Cheryl Parson: Should you lease or buy that new car?


By Cheryl Parson - Better Business Bureau

The arrival of March is historically the time many people are struck with New Car Fever. Just as surely as the leaves start to sprout from the trees, the urge to prowl the auto dealer lots in the area for the perfect new ride consumes them. They delight in shiny chrome wheels, electronic dashes, third row seats, and that wonderful, intoxicating new car smell. Some not only look forward to the excitement of the hunt, but also to the challenge of negotiating a great deal — getting the best bang for their buck.

Leasing versus buying is one of the dilemmas that face the fever-struck consumer. Leasing has several appealing aspects as well as many pitfalls to be aware of. We’ve assembled a list of leasing pros and cons to consider.


•Lease payments are typically lower than monthly payments for a loan. The required down payment, if any is lower than a loan as well. In essence, you can drive the same car for less money when you choose to lease. Or to look at it another way, for the same monthly payment, you can drive a more expensive vehicle compared to financing a loan.

•Leasing allows consumers to drive a new vehicle every few years. Typically leases are for a three-year contract, meaning you can get a new car every 36 months. With the new car, you also get the latest technology, entertainment and safety features.

•Most leased vehicles are covered under the manufacturer’s warranty during the entire length of the lease, eliminating the worry of large maintenance and repair bills.

•When the lease is up you don’t have to worry about the hassles of trying to sell the car. You just turn it in and begin a new lease if you so choose.


•Almost every lease program has a yearly mileage limit that, if exceeded, may incur a stiff penalty at the end of the lease. If you put a lot of miles on the car, these limitations probably won’t work for you.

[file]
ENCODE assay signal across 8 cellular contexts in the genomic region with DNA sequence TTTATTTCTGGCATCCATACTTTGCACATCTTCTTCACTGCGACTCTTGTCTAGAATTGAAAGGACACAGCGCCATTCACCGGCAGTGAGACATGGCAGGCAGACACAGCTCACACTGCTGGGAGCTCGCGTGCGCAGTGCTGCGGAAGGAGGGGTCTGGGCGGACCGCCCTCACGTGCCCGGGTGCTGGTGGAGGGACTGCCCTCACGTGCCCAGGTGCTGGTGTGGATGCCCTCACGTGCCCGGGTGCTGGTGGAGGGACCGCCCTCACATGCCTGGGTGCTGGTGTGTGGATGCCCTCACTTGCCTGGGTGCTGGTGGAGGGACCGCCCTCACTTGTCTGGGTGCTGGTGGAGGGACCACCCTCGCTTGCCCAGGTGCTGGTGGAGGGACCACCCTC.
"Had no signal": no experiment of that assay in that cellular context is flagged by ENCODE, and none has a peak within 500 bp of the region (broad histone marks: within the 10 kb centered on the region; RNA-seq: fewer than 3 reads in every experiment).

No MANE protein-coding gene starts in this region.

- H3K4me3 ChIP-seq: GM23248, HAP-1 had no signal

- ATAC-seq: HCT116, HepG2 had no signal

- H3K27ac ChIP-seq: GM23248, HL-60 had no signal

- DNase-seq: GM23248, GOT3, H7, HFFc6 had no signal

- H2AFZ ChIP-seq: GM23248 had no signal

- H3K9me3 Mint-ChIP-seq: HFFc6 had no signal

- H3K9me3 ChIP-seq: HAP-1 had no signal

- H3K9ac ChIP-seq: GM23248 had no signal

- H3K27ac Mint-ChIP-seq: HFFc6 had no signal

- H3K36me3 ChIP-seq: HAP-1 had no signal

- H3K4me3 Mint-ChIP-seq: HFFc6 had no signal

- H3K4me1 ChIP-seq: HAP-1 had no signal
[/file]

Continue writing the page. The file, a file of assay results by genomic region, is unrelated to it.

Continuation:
•At the end of the lease term, you don’t own the vehicle. Some people are OK with this. Others feel it doesn’t make sense to make a monthly payment for three, four or five years on a car they’ll never own.

•Excessive wear, tear, dents and dings can result in financial penalties.

•Modifications and customizations are not normally allowed on leased vehicles. If you decide to lease the car that already comes with those fancy wheels and premium sound system, you’ll be paying for the equipment that you only use for three or four years and the next person who owns the vehicle will reap the benefits.

•Leasing is like a rental agreement. You usually sign a long-term contract and agree to penalties if the contract isn’t fulfilled. Early termination penalties for example, can result in thousands of dollars. If you buy the car instead of leasing, you could simply sell it if you encounter financial problems. With a lease, you’re always on the hook if you can’t make those payments.

So should you lease or buy?

Leasing does have its appeals, but is less flexible and ultimately more expensive than buying a new car and keeping it for a while. Whether leasing is a good deal or not depends on the type of person you are, what you value, how many miles you drive, and how well you maintain and treat the vehicle.

As always, there’s no simple answer, but hopefully, considering these pros and cons will help you determine if leasing best fits your needs and goals.

By Cheryl Parson

Better Business Bureau

Cheryl Parson is president of the Better Business bureau serving West Central Ohio. The BBB may be found on the Internet at

Cheryl Parson is president of the Better Business bureau serving West Central Ohio. The BBB may be found on the Internet at

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